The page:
Peter Kalkavage captures best what motivated the Polish astronomer
Nicolaus Copernicus to overturn the ancient Greco-Roman astronomical
model solidified by Ptolemy in his Almagest. Kalkavage writes:
“[Ptolemy] is not setting out to ‘explain the world’ in the sense of
getting at the true causes of motion and paths of the heavenly bodies.
[…] The absence of a single mathematical account of the whole [universe]
in the Almagest horrified Copernicus” (Kalkavage, pg. 6). What
Kalkavage elucidates is Copernicus’s motivation to upend the
astronomical model presented in the Almagest because, for all of
Ptolemy’s brilliance, he was unable to explain his many hypotheses on
cosmic motion with a single unified system. That is to say, Copernicus
saw that Ptolemy was unable to unite his various theories on how the
motion of the night sky revolved in pattern by a singular cause.
Instead, Copernicus saw Ptolemy’s explanations as disjointed: the
movement of the sun looked nothing like the movement of the planets, and
the movement of the planets were dissimilar in several cases
This paper will explore the most fundamental ways in which Copernicus and Ptolemy differ in their approaches to ordering the heavens. Although both sought to answer cosmological questions for the sake of the divine, Ptolemy sought to explain the “eternally unchanging” for the sake of Aristotelian wisdom (Almagest, 1.H7) and Copernicus sought to explain the workings of the universe as a means of exalting God. Where both authors diverge is not their motivations, but their methodologies: while both authors use circular motion as a way of explaining the wanderings of the planets (Almagest, 1.H27; Revolutions, 1.Ch4), Copernicus states that this is due to a “constant law” that, from the observer’s vantage point, merely appears nonuniform (Revolutions, 1.Ch4). This is significantly different than Ptolemy’s methods, which, by simply matching circular-movements to data, fail to produce uniform orbits for the planets. From these investigations it becomes apparent that the difference between the two authors is a fundamental one; specifically, that Ptolemy lacks a general “principle governing the order in which the planets follow one another” (Revolutions, 1.Ch9) analogous to that which Copernicus uses to construct his cosmological model. This paper will explore and contrast these two author’s methods, and seek to explain the pertinence of their work.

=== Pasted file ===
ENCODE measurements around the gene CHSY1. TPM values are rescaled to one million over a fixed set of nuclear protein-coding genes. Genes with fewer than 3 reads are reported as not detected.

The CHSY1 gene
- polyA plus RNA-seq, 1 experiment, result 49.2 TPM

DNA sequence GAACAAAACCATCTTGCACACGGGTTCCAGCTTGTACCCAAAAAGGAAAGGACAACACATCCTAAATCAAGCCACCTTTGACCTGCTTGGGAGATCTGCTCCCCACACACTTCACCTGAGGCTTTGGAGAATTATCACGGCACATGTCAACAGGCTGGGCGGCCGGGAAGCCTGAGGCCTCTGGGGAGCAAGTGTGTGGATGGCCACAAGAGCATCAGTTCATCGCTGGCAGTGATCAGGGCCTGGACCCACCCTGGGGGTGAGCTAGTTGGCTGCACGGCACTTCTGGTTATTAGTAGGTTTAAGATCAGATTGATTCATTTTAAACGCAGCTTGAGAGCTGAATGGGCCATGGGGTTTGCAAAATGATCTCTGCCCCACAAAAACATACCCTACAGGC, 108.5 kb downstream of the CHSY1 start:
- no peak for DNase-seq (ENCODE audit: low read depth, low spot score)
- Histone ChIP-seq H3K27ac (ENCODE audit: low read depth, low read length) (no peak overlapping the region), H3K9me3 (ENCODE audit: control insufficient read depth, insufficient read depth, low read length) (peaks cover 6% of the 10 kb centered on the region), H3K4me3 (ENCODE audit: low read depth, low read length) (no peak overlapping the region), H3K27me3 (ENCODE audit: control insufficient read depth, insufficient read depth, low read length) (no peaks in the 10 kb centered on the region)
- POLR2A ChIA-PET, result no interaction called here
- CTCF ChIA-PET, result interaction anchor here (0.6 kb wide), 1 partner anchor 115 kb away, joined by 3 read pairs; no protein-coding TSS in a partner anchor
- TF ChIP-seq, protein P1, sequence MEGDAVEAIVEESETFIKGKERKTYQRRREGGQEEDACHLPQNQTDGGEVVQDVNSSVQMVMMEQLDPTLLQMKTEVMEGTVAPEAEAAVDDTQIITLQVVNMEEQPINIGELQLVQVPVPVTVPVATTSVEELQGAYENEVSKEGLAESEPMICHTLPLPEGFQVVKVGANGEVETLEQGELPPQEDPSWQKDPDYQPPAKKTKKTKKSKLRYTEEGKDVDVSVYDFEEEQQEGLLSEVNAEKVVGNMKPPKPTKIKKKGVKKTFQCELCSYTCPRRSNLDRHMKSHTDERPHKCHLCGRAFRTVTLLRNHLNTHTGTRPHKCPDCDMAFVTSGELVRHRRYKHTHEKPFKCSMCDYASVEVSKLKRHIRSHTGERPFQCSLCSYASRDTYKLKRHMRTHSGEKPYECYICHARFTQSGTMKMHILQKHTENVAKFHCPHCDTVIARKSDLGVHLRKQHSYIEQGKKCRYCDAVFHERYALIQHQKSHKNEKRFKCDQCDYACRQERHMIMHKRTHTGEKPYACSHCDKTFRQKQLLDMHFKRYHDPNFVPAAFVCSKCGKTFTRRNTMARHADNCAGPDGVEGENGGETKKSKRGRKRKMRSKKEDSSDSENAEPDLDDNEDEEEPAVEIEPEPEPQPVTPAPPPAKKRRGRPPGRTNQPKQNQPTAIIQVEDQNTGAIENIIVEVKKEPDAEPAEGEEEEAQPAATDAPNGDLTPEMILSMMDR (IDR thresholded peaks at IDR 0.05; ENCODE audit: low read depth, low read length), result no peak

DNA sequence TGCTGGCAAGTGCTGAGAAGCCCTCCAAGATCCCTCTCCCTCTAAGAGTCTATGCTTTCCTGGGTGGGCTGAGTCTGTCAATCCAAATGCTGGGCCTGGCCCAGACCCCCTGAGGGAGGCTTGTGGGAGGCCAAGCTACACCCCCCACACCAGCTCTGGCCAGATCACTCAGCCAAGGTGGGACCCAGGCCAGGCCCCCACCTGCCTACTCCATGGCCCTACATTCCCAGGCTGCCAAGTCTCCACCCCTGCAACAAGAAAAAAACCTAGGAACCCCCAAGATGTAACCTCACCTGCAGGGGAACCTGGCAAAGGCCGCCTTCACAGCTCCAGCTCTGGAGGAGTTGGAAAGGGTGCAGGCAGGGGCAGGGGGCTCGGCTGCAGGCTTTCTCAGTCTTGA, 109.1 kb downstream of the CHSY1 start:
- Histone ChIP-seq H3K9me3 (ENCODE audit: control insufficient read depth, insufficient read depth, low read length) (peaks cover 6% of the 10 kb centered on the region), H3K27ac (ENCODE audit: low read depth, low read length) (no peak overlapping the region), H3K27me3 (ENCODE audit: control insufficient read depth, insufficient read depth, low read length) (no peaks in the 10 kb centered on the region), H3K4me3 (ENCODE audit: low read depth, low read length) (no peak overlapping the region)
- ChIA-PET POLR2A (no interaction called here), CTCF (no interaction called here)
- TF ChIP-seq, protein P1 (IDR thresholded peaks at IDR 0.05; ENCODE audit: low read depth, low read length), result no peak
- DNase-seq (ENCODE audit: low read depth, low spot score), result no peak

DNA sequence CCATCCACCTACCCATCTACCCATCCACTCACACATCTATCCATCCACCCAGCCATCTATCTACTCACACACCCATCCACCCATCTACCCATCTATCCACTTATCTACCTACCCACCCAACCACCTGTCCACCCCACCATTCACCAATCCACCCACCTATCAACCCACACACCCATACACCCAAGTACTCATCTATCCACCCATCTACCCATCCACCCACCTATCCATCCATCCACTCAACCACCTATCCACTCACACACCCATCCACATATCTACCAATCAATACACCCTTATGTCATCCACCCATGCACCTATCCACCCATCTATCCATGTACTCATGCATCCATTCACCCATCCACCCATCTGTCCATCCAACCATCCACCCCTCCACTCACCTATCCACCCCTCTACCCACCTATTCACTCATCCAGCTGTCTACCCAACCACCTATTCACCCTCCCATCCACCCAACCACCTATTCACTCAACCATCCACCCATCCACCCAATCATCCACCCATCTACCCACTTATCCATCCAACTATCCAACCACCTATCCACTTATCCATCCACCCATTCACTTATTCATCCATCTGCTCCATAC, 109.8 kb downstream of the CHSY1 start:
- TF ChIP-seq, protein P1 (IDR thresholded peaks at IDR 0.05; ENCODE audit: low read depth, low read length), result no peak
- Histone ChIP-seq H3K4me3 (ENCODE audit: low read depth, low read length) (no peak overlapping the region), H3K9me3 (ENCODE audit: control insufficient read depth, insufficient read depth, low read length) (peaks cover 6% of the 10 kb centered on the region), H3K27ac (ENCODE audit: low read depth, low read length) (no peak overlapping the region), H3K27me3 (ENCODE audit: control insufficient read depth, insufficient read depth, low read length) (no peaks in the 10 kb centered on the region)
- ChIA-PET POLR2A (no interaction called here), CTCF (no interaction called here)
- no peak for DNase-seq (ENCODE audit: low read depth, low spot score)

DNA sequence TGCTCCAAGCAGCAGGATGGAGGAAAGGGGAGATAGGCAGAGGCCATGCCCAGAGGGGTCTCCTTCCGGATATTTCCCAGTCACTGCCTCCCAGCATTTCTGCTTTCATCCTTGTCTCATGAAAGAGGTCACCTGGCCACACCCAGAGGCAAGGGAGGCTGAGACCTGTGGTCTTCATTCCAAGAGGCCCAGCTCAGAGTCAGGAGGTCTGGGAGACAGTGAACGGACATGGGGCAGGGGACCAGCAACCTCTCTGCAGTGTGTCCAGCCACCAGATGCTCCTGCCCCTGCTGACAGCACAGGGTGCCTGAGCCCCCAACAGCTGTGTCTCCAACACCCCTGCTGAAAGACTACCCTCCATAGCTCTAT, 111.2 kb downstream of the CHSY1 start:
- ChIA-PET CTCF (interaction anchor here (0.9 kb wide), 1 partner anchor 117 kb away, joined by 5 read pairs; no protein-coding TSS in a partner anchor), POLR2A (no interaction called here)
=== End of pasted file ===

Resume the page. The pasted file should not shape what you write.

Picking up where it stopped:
II: Ptolemy’s Circles
Both authors rely on circles to explain the phenomena of the heavens. The reasoning for this is simple in both cases: both authors seek to explain the movement of stellar objects – the Sun, the Moon, and the “wandering” planets — in a way that is A) uniform, in a non-erratic manner, and B) repeating, composed of discrete intervals that return to their original positions. We see these conditions satisfied in Ptolemy:
[…] the sun, moon, and other stars were carried from east to west along circles which were always parallel to each other […] and that the periods of these motions , and also the places of rising and setting, were, on the whole, fixed and the same (Almagest, 1.H11).